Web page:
Jesus effectively does the same thing as the tale’s little boy in the gospel today. He tells the people the truth that they are not the only ones God considers special, and then he provides examples from their own scriptures. This infuriates them and they try to kill him! It’s scary to think of the lengths we will go to protect our illusions of who we are. When we choose the illusory self over the truth that Jesus tells us, then he can only leave us to our own foolish delusions. When we selfishly act as if God favors us over others, we refuse to hear Jesus calling us out of ourselves. Since we are not listening, it is as if Jesus went away.

What truth is Jesus trying to tell you about yourself, your real self, not the illusion you hold up for others?

—Fr. James Prehn, S.J., Vocations Director for the Chicago-Detroit Province Jesuits. For more information on Jesuit vocations, click here.

Prayer

Lord, if we fall into behavior motivated by a self-preoccupation for approval, status, or financial gain, help us to recognize the emptiness of this pursuit. Let your Spirit speak to us through those who love us, through the reading of your Word, and through the various gifts that fill our lives. Lord, please guide us toward an authentic life and empower us to reject those illusions that place image over substance.

—The Jesuit Prayer Team


Please share the Good Word with your friends!

Prayer

Lord, if we fall into behavior motivated by a self-preoccupation for approval, status, or financial gain, help us to recognize the emptiness of this pursuit. Let your Spirit speak to us through those who love us, through the reading of your Word, and through the various gifts that fill our lives. Lord, please guide us toward an authentic life and empower us to reject those illusions that place image over substance.

—The Jesuit Prayer Team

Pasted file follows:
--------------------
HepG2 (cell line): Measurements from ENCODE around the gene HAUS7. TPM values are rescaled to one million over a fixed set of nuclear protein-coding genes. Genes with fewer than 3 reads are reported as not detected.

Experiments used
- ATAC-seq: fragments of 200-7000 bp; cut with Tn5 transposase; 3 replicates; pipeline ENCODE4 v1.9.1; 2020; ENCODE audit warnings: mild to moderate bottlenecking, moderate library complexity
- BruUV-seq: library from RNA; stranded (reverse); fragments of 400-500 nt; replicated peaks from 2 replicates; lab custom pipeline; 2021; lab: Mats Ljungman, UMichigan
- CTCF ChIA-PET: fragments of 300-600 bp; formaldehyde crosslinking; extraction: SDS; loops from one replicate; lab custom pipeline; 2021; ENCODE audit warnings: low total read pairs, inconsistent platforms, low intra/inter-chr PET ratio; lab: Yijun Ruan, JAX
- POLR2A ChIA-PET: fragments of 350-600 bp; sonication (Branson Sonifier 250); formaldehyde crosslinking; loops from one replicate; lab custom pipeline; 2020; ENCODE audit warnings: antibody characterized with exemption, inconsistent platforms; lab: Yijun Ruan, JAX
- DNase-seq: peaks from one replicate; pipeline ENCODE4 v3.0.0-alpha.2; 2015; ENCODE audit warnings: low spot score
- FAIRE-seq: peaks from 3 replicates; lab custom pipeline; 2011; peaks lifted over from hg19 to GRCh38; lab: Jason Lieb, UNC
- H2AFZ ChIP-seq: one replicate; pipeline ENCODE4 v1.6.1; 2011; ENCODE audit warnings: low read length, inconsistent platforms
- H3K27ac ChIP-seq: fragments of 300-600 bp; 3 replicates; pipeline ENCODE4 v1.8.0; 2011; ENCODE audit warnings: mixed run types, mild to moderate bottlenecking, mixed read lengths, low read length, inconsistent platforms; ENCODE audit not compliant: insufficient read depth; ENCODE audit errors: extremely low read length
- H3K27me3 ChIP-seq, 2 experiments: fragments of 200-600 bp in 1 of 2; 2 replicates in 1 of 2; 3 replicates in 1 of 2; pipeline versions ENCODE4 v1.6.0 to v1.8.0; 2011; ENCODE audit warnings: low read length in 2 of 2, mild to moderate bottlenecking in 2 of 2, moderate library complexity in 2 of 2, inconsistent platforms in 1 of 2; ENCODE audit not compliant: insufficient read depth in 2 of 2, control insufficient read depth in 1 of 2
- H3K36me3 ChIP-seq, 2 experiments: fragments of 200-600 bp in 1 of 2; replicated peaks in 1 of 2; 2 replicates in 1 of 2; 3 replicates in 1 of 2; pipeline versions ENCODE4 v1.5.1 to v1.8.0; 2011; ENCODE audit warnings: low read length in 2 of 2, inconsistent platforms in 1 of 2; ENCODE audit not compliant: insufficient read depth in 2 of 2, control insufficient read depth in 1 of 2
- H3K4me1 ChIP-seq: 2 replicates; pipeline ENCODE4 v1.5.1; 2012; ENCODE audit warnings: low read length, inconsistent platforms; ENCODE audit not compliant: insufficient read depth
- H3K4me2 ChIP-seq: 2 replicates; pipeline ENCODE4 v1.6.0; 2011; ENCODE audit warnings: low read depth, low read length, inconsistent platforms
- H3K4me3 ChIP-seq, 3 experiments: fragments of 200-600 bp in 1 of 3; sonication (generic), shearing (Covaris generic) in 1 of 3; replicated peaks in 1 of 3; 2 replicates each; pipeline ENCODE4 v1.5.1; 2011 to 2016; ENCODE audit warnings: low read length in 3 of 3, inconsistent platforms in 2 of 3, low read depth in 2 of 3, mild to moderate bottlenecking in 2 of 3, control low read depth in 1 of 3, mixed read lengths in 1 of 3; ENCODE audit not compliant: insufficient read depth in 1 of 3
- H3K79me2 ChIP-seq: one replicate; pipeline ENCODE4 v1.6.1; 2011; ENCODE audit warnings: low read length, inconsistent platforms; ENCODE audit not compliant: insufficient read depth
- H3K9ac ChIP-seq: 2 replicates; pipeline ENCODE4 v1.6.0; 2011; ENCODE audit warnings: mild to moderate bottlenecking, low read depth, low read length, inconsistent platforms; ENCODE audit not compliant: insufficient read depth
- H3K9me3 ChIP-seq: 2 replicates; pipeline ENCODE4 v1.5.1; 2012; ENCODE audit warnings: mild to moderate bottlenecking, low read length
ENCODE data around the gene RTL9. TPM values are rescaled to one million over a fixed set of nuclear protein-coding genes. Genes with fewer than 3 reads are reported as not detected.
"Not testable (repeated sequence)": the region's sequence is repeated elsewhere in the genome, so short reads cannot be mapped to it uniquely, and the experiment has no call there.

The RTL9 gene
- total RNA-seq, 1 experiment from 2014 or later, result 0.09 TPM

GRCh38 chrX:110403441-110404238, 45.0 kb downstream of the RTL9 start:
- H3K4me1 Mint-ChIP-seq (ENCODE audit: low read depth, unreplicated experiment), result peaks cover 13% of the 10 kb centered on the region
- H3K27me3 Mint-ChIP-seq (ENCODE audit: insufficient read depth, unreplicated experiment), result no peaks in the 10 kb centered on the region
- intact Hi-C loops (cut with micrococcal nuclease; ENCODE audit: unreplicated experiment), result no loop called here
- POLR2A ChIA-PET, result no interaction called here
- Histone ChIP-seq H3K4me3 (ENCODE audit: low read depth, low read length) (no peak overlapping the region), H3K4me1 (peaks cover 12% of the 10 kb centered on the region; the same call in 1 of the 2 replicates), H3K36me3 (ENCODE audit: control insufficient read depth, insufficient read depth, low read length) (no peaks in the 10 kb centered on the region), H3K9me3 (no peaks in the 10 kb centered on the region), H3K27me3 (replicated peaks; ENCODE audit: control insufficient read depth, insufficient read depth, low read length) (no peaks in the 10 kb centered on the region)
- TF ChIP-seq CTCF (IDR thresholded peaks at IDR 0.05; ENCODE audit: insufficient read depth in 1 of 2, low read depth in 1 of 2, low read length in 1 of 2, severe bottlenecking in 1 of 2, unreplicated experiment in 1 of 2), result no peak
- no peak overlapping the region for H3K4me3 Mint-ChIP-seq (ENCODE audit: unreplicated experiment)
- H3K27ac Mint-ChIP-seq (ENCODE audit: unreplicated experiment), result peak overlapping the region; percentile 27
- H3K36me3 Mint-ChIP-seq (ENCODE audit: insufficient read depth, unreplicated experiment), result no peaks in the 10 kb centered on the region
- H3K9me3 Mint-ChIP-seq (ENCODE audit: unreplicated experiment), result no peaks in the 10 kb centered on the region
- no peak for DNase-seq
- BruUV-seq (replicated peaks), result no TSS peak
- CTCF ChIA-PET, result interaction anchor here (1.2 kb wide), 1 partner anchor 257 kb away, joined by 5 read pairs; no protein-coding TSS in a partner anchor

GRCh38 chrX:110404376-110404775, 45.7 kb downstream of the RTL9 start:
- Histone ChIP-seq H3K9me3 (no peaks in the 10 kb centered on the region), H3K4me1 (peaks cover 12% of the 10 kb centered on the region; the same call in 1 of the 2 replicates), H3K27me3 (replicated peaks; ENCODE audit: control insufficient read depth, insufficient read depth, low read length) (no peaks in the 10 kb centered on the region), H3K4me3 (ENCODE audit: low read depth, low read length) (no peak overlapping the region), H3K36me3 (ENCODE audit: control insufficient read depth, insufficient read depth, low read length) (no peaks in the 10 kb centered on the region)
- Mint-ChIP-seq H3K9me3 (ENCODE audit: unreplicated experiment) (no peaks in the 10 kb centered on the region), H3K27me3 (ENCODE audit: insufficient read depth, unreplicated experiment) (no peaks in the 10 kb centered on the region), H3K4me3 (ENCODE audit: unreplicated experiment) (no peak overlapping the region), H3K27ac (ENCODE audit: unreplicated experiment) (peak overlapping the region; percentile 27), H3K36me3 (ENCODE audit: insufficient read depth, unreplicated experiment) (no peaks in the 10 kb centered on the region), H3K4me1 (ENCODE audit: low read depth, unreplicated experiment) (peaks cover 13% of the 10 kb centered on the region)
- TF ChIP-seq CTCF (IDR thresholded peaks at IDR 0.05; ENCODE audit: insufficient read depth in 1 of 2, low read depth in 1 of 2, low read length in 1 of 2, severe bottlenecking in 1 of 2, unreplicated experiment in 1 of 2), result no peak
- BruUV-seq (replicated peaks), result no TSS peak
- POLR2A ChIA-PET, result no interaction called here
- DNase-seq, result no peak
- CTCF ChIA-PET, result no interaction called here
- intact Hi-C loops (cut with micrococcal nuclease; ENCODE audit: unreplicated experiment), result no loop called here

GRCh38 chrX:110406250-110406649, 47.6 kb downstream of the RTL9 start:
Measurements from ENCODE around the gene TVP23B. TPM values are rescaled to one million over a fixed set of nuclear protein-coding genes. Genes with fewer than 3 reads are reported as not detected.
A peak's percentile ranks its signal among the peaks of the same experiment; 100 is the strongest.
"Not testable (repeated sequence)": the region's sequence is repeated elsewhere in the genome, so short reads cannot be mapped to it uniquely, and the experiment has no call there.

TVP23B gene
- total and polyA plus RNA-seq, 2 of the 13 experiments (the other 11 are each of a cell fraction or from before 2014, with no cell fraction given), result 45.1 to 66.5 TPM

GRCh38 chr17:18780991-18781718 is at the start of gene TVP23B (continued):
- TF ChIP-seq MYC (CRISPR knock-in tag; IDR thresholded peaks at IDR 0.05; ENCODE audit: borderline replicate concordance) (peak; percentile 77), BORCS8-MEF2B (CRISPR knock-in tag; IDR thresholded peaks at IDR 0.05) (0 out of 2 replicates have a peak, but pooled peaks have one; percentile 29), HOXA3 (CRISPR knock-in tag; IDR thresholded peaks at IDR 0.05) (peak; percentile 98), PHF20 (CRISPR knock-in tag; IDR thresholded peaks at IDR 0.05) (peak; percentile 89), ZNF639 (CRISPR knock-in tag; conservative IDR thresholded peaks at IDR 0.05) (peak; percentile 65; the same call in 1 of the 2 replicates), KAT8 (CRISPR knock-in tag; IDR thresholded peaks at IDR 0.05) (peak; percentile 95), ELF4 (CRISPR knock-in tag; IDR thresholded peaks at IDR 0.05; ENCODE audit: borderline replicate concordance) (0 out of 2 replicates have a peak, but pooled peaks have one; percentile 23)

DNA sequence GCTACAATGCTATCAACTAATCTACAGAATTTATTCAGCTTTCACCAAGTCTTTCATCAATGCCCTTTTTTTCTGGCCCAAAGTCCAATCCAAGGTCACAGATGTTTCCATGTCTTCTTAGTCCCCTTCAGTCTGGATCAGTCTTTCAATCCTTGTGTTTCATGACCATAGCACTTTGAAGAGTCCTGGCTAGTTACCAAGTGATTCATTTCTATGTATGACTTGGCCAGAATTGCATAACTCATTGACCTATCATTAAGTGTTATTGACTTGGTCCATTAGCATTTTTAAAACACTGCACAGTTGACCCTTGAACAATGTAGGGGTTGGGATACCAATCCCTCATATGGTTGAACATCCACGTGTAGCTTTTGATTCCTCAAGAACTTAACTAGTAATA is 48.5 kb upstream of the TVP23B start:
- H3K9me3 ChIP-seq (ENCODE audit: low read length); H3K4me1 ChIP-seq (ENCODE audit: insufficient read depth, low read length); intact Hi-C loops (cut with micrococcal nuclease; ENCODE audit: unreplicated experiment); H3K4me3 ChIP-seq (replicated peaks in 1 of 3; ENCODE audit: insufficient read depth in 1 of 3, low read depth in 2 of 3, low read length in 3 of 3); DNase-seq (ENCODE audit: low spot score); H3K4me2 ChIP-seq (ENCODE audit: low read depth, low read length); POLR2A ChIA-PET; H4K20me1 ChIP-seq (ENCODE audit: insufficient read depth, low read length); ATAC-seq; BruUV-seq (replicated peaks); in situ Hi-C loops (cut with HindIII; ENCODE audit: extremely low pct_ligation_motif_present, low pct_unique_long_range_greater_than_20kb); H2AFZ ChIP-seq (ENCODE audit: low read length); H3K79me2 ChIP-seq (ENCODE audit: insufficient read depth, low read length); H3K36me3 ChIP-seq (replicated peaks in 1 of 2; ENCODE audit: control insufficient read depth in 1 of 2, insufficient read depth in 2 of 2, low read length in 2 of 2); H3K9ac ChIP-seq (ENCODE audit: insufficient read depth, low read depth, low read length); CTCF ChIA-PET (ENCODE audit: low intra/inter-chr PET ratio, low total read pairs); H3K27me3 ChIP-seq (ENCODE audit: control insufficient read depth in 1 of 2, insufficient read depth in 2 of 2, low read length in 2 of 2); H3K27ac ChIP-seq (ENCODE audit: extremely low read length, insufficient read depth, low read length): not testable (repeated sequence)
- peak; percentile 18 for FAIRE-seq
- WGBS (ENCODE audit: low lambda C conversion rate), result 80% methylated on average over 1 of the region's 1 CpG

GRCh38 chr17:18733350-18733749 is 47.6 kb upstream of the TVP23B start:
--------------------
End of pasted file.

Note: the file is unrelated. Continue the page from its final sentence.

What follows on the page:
Please share the Good Word with your friends!

Jesus Tells Us the Truth about Ourselves

When I was a principal of one of our high schools, I kept a copy of the children’s book The Emperor’s New Clothes on the shelves behind my desk. Briefly, the plot of the story is that a vain and officious emperor was fooled by two conmen into buying a set of clothes out of a fabric invisible to those who are stupid or incompetent. As the conmen simulate dressing the emperor in his new suit, his ministers look on aghast that he is in fact naked, but they didn’t want to say anything for fear they would be called incompetent and lose their positions.

Bolstered by his ministers’ dishonest flattery, the emperor decides to go out and greet his subjects in his new outfit to see if they are intelligent enough to see the rich suit. In fact, the people don’t want to be labeled as stupid and so they all applauded as the pompous emperor walked down the street.

Then suddenly a little boy who hadn’t been concerned about professing obvious falsity in order to “fit in” yelled out, “But he’s not wearing anything!” The whole house of cards came crashing down and the humiliated emperor realized his foolish snobbery.

Jesus effectively does the same thing as the tale’s little boy in the gospel today. He tells the people the truth that they are not the only ones God considers special, and then he provides examples from their own scriptures. This infuriates them and they try to kill him! It’s scary to think of the lengths we will go to protect our illusions of who we are. When we choose the illusory self over the truth that Jesus tells us, then he can only leave us to our own foolish delusions. When we selfishly act as if God favors us over others, we refuse to hear Jesus calling us out of ourselves. Since we are not listening, it is as if Jesus went away.

What truth is Jesus trying to tell you about yourself, your real self, not the illusion you hold up for others?

—Fr. James Prehn, S.J., Vocations Director for the Chicago-Detroit Province Jesuits. For more information on Jesuit vocations, click here.

 


Please share the Good Word with your friends!

Luke 6: 36-38

Be merciful, just as your Father is merciful.

“Do not judge, and you will not be judged; do not condemn, and you will not be condemned. Forgive, and you will be forgiven; give, and it will be given to you. A good measure, pressed down, shaken together, running over, will be put into your lap; for the measure you give will be the measure you get back.”

New Revised Standard Version, copyright 1989, by the National Council of the Churches of Christ in the United States of America. Used by permission. All rights reserved. USCCB approved (http://www.usccb.org/bible/approved-translations)


Please share the Good Word with your friends!